In a world plagued by a deadly new disease composed of viral shadows, young, healthy volunteers across the globe step forward to test a breakthrough vaccine. Using motion-tracked generative effects projection-mapped on the body, the Shadowpox storyworld re-imagines immunity as an acquired superpower, but one whose bearers are framed as villains as often as they’re hailed as heroes. This research-creation doctoral project explores how a participatory science fiction storyworld can help young people build scientific, civic and media literacy by exploring immunization and vaccine hesitancy through a networked superhero narrative.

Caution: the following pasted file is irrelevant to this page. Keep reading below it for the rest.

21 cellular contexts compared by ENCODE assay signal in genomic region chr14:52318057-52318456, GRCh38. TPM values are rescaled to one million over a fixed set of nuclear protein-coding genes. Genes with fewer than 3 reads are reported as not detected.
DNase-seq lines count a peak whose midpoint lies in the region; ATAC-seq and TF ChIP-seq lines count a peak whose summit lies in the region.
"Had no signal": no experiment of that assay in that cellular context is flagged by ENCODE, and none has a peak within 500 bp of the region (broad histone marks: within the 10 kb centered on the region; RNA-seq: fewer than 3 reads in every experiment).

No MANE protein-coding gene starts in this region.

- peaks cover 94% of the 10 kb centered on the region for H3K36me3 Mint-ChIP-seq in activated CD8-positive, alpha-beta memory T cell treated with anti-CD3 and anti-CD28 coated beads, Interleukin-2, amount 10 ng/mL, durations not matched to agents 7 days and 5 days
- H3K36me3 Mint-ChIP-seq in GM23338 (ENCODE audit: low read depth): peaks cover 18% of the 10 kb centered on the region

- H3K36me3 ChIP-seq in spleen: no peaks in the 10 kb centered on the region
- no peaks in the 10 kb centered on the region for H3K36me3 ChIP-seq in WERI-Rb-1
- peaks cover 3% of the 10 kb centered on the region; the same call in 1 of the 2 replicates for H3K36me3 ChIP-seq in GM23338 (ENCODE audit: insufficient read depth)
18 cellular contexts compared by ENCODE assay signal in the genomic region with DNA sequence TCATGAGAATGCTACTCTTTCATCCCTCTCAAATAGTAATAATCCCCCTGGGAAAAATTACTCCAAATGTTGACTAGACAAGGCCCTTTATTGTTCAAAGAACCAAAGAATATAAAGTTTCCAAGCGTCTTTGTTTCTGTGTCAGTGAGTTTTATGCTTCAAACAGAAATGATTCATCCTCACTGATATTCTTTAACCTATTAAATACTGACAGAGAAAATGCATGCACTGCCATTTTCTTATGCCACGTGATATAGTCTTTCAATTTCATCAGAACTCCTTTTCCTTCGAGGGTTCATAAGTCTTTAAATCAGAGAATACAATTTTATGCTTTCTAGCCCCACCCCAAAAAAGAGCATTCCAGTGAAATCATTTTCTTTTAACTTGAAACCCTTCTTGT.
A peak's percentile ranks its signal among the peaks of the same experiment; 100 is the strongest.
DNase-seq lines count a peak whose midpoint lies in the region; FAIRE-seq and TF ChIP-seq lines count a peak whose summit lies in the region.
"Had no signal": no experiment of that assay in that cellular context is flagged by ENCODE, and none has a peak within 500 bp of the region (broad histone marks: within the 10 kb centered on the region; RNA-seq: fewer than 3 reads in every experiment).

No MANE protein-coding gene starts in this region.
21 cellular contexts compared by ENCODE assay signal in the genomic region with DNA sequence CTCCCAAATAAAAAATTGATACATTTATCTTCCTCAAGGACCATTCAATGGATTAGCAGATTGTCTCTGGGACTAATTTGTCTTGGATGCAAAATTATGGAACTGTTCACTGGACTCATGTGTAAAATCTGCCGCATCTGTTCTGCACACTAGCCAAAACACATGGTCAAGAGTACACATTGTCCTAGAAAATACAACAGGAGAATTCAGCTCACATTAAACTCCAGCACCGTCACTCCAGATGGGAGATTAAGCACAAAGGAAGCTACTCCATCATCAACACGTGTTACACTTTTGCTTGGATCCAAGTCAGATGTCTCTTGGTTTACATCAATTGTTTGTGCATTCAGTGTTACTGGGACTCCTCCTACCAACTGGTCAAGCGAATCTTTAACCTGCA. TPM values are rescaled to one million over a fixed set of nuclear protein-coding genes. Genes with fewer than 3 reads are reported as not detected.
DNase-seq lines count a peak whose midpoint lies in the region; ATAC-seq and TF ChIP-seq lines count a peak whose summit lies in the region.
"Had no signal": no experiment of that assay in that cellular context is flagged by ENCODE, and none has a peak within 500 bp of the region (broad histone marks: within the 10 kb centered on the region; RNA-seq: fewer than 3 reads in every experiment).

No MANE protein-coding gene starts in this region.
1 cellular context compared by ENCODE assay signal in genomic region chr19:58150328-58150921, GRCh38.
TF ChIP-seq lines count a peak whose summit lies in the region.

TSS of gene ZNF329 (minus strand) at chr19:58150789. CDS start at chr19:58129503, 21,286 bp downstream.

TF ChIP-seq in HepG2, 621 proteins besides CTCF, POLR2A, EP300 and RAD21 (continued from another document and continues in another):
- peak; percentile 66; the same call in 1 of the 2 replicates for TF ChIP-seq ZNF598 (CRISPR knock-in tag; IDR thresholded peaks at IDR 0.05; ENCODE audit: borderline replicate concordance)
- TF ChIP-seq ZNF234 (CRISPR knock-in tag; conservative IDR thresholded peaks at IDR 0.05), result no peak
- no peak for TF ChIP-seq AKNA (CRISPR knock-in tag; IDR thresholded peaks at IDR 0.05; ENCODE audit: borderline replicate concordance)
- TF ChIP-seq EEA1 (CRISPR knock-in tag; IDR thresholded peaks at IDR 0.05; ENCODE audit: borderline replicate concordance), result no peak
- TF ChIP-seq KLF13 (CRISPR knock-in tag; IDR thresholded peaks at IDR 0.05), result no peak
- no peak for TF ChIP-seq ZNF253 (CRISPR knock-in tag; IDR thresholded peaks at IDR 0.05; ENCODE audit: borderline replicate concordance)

The project’s first phase, a full-body videogame for gallery installation titled Shadowpox: The Antibody Politic, debuted during the 2017 World Health Assembly in Geneva, where The Lancet called it “one of the most powerful and playful ways to illustrate both the individual and population-level implications of community immunity.” With the advent of COVID-19, the team created a new, online version of the game, Shadowpox: #StayHome Edition, shifting the focal decision from vaccination to physical distancing.
This artwork is available to experience online. To view the work: shadowpox.org/game
- Alison Humphrey is a doctoral Vanier Scholar in Cinema and Media Arts at York University, Toronto, Canada. Alison plays with story across drama, digital media, and education. After starting as an intern at Marvel Comics, her career has included producing a pioneering alternate reality game for Douglas Adams, writing transmedia television, and directing Shakespeare and live-mocapped interactive theatre. alisonhumphrey.com